As the patent wars continue to rage, and the cost of securing and enforcing patent rights continues to rise in the United States and abroad, the role of trade secrets in securing and protecting valuable intellectual property has become increasingly prominent. As a result, trade secret law recently has received increasing attention around the world. New and proposed laws in the United States, Europe, and China all signal the rising importance of trade secrets in the global economy.
United States -
Unlike the US patent system, which was expressly authorized by the Constitution and created by one of the first acts of Congress, trade secrets have long been mostly ignored by the federal government. Like trademarks, trade secrets were traditionally the domain of state common law. Unlike trademarks, however, which eventually gained federal recognition through the Lanham Act and other legislation, trade secrets remained, until recently, mostly outside the purview of federal law. The first federal law to directly and broadly address the protection of trade secrets did not come until 1996 with the Economic Espionage Act (EEA), which created criminal penalties (including imprisonment) for theft of trade secrets.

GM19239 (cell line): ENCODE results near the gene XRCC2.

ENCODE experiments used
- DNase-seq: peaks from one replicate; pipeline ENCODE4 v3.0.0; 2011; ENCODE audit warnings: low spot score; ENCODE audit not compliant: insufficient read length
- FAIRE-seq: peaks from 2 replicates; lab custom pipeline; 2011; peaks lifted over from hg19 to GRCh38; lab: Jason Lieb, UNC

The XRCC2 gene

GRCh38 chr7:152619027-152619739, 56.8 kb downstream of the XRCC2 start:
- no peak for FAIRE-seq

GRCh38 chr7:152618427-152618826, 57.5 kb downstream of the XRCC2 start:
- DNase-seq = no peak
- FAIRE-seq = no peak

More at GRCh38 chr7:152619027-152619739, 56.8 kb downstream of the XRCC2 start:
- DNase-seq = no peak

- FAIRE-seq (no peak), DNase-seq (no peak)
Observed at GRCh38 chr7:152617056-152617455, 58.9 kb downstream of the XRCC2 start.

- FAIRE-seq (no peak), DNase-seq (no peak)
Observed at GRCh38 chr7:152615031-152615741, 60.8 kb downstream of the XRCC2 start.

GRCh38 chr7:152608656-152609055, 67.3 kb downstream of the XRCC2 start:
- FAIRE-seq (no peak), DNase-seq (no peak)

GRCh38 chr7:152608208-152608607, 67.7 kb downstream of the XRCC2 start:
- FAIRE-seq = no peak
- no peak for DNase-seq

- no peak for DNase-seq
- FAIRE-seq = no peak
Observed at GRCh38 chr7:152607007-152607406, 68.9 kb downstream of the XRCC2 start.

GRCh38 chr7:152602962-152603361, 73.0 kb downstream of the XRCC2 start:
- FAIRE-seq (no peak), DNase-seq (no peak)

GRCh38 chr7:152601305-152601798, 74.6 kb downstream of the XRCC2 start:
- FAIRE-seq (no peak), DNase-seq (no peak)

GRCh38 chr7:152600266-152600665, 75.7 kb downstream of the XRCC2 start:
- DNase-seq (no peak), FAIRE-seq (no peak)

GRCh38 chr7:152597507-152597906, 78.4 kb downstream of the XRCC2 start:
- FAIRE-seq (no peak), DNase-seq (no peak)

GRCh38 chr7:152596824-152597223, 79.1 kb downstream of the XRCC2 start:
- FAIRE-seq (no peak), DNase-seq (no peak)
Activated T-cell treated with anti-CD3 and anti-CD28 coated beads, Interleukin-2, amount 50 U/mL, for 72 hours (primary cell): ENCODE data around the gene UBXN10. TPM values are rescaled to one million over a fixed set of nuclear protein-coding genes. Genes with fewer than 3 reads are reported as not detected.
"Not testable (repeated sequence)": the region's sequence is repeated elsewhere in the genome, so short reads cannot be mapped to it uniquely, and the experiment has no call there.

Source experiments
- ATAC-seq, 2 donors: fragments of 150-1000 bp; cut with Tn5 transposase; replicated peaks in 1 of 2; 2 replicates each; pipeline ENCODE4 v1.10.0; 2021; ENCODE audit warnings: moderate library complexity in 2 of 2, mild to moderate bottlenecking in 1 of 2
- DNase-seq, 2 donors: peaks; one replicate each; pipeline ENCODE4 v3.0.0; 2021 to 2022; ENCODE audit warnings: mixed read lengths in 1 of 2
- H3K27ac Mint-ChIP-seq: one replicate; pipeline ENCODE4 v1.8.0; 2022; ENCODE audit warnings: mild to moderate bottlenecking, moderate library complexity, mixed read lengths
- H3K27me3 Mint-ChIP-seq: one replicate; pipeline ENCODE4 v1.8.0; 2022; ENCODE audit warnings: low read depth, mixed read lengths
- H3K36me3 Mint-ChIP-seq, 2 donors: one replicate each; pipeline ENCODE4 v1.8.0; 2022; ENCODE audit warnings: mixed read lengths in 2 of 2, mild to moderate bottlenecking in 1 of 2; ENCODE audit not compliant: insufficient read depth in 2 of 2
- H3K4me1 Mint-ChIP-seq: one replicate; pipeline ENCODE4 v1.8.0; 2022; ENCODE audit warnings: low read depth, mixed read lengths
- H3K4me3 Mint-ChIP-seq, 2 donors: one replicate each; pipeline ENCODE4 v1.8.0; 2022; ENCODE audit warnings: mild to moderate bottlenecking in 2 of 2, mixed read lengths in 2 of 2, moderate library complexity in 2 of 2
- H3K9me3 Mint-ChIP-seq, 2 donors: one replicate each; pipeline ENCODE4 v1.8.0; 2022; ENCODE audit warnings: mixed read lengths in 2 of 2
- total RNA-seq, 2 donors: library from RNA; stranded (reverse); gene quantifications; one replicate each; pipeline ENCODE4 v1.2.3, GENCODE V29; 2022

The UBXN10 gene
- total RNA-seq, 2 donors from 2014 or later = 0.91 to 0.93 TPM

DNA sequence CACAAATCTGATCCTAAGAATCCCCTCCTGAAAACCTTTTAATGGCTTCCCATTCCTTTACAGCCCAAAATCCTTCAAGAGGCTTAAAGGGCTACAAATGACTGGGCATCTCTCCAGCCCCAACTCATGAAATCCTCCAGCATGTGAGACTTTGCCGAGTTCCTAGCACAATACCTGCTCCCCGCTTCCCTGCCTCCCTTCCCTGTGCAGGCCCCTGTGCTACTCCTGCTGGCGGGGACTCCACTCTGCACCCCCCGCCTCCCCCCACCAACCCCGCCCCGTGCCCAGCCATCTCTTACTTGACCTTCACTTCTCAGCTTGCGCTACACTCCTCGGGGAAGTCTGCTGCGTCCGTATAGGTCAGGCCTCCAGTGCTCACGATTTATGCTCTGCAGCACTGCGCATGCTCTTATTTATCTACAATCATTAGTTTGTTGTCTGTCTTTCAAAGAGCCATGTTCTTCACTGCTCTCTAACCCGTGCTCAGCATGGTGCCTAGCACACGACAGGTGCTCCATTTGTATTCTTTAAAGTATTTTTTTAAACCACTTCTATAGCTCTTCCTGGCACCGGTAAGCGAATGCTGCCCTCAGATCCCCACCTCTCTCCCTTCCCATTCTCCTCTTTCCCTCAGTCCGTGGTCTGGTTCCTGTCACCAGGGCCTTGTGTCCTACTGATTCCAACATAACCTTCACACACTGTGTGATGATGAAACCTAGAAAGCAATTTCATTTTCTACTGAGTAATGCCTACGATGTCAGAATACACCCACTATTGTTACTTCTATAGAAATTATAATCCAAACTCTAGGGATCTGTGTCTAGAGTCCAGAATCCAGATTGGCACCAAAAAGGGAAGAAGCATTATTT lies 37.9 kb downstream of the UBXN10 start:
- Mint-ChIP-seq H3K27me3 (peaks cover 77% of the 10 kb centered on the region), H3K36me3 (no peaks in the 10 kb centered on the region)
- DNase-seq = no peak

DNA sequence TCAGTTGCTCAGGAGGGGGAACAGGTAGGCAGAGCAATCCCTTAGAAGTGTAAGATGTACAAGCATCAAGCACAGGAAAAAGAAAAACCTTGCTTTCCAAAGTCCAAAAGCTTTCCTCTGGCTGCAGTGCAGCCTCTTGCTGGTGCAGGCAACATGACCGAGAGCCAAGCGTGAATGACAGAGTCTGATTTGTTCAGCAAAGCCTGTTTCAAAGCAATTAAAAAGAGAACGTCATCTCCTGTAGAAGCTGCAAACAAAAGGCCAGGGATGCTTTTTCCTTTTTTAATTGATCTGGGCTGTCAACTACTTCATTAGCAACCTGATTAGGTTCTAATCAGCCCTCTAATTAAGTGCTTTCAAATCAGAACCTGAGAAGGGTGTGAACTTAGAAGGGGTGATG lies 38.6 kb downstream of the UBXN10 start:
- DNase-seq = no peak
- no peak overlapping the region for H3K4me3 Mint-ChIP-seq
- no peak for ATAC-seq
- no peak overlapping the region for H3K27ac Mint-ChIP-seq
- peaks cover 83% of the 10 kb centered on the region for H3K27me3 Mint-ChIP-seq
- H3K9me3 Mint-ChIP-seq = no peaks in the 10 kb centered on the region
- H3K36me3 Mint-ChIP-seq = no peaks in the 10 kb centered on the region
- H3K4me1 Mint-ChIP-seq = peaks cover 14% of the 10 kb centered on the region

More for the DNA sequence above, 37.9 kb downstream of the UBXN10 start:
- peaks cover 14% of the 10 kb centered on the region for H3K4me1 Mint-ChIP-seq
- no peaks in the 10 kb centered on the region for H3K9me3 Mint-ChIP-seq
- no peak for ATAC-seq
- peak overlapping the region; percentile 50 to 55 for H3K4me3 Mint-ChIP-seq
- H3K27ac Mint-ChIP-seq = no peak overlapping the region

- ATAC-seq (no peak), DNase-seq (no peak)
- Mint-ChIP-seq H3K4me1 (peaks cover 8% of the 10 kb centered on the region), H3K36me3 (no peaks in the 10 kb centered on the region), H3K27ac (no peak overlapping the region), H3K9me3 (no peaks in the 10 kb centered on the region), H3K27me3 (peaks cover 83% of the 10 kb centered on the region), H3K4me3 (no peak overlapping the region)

Originally published in Intellectual Property & Technology Law Journal – April, 2014.
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Topics: Appeals, China, EEA, EU, Intellectual Property Litigation, Patents, RICO, Trade Secrets, Trademarks
Published In: Business Torts Updates, Intellectual Property Updates, International Trade Updates
DISCLAIMER: Because of the generality of this update, the information provided herein may not be applicable in all situations and should not be acted upon without specific legal advice based on particular situations.
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